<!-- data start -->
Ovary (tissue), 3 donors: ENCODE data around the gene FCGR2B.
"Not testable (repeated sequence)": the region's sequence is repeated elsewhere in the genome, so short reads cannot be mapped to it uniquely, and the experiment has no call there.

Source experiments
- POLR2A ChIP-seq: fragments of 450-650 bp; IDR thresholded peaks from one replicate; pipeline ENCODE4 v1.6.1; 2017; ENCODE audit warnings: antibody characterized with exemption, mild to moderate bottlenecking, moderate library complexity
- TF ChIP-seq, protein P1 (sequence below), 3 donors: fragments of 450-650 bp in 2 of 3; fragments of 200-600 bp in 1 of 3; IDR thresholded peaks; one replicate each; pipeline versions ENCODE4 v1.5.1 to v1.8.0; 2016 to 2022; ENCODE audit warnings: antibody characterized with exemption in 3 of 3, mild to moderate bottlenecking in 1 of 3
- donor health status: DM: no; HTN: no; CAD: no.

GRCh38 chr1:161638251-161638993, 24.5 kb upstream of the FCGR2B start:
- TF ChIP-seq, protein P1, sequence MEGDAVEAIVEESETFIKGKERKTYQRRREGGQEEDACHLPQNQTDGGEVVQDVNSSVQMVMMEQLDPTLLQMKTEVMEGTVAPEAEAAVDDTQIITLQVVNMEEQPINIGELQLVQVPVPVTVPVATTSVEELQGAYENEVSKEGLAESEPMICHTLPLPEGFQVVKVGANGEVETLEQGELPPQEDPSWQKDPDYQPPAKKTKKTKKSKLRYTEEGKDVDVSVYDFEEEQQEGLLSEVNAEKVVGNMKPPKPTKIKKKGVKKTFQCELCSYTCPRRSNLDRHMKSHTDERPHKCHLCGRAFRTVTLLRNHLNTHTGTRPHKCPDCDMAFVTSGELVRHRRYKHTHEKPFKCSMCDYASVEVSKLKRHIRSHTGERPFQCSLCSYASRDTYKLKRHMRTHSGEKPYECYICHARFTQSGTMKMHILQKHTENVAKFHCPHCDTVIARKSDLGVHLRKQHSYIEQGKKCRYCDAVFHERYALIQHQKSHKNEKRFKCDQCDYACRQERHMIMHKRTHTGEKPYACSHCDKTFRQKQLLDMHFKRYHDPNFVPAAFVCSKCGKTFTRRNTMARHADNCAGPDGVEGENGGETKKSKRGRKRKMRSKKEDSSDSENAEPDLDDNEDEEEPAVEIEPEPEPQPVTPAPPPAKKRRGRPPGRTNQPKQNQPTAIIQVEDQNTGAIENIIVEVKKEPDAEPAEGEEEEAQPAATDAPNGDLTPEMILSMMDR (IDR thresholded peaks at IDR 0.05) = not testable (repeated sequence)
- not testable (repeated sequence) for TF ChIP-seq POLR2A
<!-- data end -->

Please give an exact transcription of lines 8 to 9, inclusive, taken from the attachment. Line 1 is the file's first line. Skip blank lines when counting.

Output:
- TF ChIP-seq, protein P1, sequence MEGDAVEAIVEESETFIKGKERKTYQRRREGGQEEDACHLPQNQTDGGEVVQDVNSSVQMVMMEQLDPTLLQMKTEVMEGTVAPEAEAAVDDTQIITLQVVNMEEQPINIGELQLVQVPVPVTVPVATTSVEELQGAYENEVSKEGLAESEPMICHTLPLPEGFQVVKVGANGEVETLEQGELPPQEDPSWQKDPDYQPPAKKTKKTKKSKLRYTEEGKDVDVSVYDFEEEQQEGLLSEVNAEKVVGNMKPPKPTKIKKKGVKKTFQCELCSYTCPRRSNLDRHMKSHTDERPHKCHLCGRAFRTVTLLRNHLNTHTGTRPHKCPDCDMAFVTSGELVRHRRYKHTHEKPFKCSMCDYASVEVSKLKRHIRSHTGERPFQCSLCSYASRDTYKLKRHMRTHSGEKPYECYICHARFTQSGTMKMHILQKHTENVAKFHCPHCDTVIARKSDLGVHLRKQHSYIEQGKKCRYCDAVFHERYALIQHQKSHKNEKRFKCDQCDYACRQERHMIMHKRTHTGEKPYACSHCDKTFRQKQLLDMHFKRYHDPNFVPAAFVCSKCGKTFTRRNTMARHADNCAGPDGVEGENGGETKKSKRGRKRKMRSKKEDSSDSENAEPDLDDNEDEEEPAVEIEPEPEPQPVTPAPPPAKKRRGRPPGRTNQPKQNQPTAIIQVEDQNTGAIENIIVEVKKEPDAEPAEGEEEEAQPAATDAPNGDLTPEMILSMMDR (IDR thresholded peaks at IDR 0.05) = not testable (repeated sequence)
- not testable (repeated sequence) for TF ChIP-seq POLR2A